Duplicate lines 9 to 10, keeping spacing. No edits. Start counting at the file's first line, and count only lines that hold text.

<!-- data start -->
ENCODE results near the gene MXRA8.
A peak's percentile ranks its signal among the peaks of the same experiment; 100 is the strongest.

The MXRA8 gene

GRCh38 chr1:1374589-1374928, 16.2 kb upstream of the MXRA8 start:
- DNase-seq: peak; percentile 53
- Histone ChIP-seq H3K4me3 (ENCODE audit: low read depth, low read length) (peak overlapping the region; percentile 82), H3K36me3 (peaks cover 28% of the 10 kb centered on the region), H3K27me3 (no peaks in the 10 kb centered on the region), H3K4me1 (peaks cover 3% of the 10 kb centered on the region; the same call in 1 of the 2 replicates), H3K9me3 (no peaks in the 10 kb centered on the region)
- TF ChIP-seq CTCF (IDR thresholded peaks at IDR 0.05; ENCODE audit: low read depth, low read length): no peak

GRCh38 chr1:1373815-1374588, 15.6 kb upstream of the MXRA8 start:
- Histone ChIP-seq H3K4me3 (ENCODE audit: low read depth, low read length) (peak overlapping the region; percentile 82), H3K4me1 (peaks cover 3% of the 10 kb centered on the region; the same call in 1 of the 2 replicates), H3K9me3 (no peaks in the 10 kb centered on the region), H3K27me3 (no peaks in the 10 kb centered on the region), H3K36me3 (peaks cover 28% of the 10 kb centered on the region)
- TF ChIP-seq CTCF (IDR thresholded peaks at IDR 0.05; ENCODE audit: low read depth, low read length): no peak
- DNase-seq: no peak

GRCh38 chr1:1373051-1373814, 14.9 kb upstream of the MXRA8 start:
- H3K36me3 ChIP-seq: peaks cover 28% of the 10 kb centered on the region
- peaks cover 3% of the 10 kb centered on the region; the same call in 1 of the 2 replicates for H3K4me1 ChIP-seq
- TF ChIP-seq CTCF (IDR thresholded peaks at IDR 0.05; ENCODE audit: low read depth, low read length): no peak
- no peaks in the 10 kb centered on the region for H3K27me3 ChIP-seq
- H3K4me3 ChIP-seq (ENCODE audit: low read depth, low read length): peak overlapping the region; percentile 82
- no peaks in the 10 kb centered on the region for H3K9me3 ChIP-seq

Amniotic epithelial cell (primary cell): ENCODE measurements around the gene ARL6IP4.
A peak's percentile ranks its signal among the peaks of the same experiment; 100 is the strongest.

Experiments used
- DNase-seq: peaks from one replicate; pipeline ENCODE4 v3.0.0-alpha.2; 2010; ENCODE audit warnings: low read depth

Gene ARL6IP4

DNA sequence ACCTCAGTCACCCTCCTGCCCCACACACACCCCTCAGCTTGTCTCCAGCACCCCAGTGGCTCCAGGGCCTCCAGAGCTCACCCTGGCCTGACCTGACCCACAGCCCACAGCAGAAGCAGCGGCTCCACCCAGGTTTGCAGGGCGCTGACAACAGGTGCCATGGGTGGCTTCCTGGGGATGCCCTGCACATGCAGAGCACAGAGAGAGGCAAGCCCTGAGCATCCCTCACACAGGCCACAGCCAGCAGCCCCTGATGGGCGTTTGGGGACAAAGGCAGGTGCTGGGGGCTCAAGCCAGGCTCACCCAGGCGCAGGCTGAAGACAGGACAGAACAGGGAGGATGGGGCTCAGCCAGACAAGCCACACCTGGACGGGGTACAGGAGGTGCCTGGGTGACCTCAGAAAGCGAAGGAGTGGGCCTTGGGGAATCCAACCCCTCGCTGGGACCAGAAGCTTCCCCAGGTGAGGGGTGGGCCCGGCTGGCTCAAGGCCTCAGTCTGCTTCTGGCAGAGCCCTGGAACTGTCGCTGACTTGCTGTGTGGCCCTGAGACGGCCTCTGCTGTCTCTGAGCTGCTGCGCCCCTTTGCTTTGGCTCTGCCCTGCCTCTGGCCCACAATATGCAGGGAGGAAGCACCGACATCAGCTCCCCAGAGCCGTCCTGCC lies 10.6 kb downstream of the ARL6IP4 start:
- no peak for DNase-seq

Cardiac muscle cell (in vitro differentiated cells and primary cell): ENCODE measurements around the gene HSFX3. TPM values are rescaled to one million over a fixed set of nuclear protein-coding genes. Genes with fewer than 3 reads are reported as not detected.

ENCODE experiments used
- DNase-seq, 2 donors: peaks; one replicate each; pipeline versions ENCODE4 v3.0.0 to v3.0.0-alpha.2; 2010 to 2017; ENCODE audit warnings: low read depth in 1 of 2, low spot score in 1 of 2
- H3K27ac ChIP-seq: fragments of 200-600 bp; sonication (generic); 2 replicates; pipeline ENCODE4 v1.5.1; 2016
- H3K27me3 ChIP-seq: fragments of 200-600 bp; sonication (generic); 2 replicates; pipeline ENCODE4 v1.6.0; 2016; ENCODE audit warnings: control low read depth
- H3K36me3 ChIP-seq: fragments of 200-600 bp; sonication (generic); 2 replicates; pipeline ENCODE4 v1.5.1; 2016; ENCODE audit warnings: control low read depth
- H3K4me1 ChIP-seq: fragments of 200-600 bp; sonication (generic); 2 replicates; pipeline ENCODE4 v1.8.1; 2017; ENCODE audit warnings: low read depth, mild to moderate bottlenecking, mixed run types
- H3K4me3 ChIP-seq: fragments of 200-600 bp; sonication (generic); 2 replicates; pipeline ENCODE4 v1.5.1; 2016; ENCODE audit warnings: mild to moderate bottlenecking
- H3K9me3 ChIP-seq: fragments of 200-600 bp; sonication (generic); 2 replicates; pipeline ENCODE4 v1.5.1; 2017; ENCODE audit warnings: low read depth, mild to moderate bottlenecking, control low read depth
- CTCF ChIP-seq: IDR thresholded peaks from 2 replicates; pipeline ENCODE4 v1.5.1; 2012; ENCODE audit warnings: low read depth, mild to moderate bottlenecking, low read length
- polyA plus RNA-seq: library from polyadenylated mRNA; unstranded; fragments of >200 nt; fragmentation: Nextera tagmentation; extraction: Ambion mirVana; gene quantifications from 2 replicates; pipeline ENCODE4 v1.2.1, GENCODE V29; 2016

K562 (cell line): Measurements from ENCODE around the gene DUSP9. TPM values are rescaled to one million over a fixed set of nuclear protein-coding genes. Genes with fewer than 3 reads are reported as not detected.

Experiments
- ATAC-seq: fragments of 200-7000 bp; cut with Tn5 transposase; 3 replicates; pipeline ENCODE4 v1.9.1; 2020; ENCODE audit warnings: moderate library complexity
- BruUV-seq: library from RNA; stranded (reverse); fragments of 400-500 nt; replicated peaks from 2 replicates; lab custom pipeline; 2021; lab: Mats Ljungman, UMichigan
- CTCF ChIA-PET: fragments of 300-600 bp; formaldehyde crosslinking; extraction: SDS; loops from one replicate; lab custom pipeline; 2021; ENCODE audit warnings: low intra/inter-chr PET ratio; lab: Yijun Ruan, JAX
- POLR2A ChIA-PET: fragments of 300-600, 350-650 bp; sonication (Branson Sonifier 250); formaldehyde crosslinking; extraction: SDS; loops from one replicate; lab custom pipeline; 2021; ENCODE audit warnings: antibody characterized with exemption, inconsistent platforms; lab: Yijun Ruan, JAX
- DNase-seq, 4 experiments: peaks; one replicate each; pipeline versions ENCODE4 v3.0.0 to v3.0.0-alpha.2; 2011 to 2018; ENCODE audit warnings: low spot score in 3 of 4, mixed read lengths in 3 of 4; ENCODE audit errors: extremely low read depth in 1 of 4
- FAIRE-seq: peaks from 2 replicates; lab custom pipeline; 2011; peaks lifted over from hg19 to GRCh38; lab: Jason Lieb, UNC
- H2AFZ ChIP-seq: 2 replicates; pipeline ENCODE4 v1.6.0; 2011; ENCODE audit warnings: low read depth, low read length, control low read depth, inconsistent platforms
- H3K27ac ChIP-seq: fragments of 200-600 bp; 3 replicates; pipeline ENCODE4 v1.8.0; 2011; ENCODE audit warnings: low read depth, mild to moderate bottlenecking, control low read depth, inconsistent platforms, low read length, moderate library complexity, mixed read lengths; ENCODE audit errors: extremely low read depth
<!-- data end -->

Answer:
- Histone ChIP-seq H3K4me3 (ENCODE audit: low read depth, low read length) (peak overlapping the region; percentile 82), H3K4me1 (peaks cover 3% of the 10 kb centered on the region; the same call in 1 of the 2 replicates), H3K9me3 (no peaks in the 10 kb centered on the region), H3K27me3 (no peaks in the 10 kb centered on the region), H3K36me3 (peaks cover 28% of the 10 kb centered on the region)
- TF ChIP-seq CTCF (IDR thresholded peaks at IDR 0.05; ENCODE audit: low read depth, low read length): no peak